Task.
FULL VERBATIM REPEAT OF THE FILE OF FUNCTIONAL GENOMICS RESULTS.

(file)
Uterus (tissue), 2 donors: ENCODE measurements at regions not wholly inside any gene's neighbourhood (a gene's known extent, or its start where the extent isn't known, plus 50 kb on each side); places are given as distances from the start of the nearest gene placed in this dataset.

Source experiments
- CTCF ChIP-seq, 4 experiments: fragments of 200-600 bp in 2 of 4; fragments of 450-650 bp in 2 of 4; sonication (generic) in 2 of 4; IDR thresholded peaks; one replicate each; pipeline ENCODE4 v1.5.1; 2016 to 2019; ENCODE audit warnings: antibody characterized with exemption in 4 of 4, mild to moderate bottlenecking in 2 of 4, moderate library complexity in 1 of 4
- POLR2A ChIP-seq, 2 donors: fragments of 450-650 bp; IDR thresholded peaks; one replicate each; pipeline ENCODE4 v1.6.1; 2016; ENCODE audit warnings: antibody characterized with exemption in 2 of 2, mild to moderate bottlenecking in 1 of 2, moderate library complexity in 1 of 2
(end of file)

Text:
Uterus (tissue), 2 donors: ENCODE measurements at regions not wholly inside any gene's neighbourhood (a gene's known extent, or its start where the extent isn't known, plus 50 kb on each side); places are given as distances from the start of the nearest gene placed in this dataset.

Source experiments
- CTCF ChIP-seq, 4 experiments: fragments of 200-600 bp in 2 of 4; fragments of 450-650 bp in 2 of 4; sonication (generic) in 2 of 4; IDR thresholded peaks; one replicate each; pipeline ENCODE4 v1.5.1; 2016 to 2019; ENCODE audit warnings: antibody characterized with exemption in 4 of 4, mild to moderate bottlenecking in 2 of 4, moderate library complexity in 1 of 4
- POLR2A ChIP-seq, 2 donors: fragments of 450-650 bp; IDR thresholded peaks; one replicate each; pipeline ENCODE4 v1.6.1; 2016; ENCODE audit warnings: antibody characterized with exemption in 2 of 2, mild to moderate bottlenecking in 1 of 2, moderate library complexity in 1 of 2